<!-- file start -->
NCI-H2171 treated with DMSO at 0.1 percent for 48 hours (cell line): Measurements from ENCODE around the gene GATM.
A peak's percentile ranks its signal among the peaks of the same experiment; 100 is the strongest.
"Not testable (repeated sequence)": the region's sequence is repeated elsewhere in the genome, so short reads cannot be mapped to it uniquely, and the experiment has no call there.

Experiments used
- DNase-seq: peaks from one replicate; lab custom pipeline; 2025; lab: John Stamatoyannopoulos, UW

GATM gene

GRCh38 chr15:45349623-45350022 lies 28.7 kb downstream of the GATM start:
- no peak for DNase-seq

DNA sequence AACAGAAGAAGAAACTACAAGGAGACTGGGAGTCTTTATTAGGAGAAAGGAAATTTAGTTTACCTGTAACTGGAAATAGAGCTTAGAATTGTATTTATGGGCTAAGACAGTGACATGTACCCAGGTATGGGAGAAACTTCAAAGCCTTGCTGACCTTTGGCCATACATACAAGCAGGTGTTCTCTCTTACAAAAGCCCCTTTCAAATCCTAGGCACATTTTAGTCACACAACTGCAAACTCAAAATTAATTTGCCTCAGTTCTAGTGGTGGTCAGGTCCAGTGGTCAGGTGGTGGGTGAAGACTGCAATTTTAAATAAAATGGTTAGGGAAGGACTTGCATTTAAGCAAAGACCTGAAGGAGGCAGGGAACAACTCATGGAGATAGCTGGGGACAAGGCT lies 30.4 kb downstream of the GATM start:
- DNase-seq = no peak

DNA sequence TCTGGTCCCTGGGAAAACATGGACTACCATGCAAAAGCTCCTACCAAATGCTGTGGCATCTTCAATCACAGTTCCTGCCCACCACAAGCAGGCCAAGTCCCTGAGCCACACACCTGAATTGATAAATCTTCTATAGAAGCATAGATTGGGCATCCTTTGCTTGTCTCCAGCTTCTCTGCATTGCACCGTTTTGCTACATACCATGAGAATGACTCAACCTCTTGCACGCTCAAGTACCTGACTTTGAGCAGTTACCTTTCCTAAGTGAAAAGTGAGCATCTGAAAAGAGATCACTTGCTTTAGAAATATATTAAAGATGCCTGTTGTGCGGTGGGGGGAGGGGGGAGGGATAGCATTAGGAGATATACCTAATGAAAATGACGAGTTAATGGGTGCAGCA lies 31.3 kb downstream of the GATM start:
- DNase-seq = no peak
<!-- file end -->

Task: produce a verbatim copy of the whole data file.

NCI-H2171 treated with DMSO at 0.1 percent for 48 hours (cell line): Measurements from ENCODE around the gene GATM.
A peak's percentile ranks its signal among the peaks of the same experiment; 100 is the strongest.
"Not testable (repeated sequence)": the region's sequence is repeated elsewhere in the genome, so short reads cannot be mapped to it uniquely, and the experiment has no call there.

Experiments used
- DNase-seq: peaks from one replicate; lab custom pipeline; 2025; lab: John Stamatoyannopoulos, UW

GATM gene

GRCh38 chr15:45349623-45350022 lies 28.7 kb downstream of the GATM start:
- no peak for DNase-seq

DNA sequence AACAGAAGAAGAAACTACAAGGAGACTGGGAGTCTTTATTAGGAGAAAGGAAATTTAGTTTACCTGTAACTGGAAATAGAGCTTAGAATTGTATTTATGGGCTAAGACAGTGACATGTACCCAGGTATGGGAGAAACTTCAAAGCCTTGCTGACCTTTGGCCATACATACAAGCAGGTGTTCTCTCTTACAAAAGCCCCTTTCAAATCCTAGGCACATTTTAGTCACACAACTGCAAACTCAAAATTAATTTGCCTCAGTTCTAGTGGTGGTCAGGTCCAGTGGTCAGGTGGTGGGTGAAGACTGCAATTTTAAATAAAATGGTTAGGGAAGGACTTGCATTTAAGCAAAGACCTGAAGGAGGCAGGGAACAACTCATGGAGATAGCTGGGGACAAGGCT lies 30.4 kb downstream of the GATM start:
- DNase-seq = no peak

DNA sequence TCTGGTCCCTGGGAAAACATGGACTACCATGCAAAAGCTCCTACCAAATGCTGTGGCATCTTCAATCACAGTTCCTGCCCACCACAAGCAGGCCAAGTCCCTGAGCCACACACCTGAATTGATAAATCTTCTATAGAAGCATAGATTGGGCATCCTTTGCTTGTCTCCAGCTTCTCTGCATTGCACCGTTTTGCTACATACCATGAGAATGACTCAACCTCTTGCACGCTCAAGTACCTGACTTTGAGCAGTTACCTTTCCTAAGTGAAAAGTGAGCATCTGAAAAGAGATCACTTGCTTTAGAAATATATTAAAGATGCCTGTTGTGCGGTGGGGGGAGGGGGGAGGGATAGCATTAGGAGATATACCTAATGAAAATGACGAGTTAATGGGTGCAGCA lies 31.3 kb downstream of the GATM start:
- DNase-seq = no peak